Getting ahead in the 'gas game'

Peter Navarro is the author of "The Well-Timed Strategy" and plays the gas game commuting to UC Irvine. He can be reached at

IF WE WANT to find another million barrels of a oil a day to fill our gas tanks, we don't need to drill in the Arctic National Wildlife Refuge. We need to learn the "gas game."

I test-drove a Toyota Prius recently after totaling my car. I was particularly taken by the hybrid's gauges, which scream how much gasoline and electricity you're using at any given moment.

The first thing you learn is how a heavy foot on the accelerator draws down your gas tank. More subtly, the Prius' gauges sensitize you to the contours of the road. But you don't need to buy a Prius to play the gas game. All you have to do is implement the lessons its gauges teach. The game's goal is to maximize miles per gallon per tank of gas.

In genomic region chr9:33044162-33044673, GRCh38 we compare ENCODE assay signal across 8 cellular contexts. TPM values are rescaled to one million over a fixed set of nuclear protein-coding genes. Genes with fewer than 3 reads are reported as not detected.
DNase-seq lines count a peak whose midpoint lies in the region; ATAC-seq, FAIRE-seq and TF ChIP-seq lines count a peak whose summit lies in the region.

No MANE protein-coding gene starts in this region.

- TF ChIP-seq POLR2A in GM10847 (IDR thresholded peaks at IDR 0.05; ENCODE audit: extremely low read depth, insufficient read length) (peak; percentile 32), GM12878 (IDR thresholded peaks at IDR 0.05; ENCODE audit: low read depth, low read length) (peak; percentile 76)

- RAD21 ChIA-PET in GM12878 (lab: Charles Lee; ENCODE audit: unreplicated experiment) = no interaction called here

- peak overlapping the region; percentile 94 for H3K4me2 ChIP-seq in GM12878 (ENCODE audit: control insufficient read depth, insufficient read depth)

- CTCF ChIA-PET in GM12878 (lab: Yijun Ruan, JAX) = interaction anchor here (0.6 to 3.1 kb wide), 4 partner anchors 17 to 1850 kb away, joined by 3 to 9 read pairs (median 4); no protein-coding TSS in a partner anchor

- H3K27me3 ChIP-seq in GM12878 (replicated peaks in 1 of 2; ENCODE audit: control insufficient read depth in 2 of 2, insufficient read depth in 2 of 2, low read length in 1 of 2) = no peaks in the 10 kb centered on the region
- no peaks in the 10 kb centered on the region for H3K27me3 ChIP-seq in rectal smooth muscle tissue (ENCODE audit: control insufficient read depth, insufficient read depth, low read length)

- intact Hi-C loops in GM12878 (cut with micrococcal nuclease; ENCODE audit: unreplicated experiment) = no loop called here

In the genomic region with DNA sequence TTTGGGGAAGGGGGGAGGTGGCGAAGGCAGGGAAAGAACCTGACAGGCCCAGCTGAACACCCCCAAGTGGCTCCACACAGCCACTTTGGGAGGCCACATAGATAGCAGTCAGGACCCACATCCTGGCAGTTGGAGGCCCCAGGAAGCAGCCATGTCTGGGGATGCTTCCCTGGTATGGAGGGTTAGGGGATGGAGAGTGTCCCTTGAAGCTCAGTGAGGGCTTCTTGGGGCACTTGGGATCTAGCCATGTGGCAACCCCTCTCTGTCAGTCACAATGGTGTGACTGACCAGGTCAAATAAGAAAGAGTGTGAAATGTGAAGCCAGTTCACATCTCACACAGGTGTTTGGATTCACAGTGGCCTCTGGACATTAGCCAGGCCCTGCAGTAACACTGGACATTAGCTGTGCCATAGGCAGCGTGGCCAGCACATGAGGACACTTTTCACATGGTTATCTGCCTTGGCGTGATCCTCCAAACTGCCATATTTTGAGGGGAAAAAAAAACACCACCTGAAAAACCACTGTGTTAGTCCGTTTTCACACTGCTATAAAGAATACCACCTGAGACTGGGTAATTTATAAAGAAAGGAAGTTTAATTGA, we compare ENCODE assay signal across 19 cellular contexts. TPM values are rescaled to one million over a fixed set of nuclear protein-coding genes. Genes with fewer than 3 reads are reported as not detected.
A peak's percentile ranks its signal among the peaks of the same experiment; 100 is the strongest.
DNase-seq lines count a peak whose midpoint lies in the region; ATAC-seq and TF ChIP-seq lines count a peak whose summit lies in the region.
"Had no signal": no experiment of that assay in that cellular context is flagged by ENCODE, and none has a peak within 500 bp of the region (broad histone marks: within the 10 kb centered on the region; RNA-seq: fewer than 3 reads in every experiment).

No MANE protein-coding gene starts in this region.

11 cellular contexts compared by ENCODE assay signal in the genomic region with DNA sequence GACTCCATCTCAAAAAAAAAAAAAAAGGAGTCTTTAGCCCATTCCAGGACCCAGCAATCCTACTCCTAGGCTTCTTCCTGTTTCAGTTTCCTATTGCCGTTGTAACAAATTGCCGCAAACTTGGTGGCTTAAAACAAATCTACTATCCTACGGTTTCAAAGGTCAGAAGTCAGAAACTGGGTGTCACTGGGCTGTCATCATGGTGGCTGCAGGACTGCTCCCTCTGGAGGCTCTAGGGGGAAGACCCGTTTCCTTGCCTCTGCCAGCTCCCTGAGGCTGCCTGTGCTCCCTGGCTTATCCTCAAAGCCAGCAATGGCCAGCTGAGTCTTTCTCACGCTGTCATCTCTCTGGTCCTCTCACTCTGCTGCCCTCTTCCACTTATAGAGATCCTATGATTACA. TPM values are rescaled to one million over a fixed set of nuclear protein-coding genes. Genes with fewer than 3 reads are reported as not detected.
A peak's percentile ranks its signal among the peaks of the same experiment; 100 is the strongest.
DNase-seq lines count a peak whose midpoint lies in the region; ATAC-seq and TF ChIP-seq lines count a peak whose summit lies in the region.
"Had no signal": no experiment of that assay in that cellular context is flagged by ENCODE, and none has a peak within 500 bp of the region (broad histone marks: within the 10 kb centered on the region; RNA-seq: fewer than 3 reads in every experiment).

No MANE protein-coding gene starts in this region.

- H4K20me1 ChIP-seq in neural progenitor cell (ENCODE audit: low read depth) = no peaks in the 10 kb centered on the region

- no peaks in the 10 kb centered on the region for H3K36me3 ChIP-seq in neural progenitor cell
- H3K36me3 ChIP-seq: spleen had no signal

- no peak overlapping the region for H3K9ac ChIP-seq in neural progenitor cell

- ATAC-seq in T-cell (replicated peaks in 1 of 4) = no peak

Some lessons:

* Find more slopes to glide down.

* Redesign your routes about town to avoid as many stoplights and as much congestion as possible. You might drive a little farther to your destination, but you will use less gas.

* All that speed-limit propaganda is true. In the gas game, a sure losing move is to zip along at 80 mph rather than at the posted freeway speeds.

* Keep your eyes on the road. By watching traffic more carefully, you learn how to back off the accelerator more quickly and glide into an approaching red light or area of congestion, rather than simply stepping hard on the brakes.

I opted for a traditional gas guzzler, a used one at that. Still, by playing the gas game, I can consistently increase mileage by about 10% or more on every tank.

And here's the thing: If every American Prius-ized his or her driving habits, this nation could cut its oil imports by about a million barrels a day. That's about how much oil we could get drilling in the Arctic National Wildlife Refuge.

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